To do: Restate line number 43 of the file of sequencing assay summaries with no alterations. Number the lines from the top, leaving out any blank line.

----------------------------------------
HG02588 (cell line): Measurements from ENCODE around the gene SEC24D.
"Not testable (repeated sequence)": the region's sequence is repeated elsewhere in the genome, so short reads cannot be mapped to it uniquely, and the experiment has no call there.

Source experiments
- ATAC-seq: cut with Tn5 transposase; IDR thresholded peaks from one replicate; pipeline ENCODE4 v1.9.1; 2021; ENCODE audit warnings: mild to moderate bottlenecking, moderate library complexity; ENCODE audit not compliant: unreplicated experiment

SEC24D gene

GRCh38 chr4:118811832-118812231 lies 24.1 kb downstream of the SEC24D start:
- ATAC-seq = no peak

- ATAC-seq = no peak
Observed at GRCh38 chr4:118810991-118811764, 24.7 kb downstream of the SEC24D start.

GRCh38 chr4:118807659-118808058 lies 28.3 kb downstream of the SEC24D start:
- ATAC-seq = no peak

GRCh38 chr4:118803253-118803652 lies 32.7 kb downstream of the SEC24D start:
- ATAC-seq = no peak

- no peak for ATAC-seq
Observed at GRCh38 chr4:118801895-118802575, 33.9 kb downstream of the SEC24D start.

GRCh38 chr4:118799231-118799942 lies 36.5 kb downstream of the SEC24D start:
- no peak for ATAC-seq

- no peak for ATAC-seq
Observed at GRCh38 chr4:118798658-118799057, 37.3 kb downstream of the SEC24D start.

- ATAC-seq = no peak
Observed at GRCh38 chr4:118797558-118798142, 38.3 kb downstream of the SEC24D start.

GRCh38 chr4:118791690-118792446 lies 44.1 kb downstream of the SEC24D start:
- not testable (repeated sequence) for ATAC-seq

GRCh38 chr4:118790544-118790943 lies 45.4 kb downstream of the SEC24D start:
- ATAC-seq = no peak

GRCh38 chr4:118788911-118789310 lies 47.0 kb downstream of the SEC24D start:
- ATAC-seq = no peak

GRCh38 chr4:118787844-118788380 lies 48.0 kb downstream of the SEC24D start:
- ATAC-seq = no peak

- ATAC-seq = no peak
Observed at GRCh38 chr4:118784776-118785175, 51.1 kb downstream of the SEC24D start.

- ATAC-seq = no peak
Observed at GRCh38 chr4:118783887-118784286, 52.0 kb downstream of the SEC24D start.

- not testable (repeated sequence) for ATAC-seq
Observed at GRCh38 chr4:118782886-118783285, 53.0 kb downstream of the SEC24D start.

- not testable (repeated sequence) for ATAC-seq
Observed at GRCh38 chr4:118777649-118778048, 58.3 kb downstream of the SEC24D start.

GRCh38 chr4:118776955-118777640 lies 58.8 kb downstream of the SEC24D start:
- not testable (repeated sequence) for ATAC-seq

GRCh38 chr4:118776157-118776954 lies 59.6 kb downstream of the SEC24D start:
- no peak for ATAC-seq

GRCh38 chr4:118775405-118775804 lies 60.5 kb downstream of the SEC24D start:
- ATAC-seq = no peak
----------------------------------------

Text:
- ATAC-seq = no peak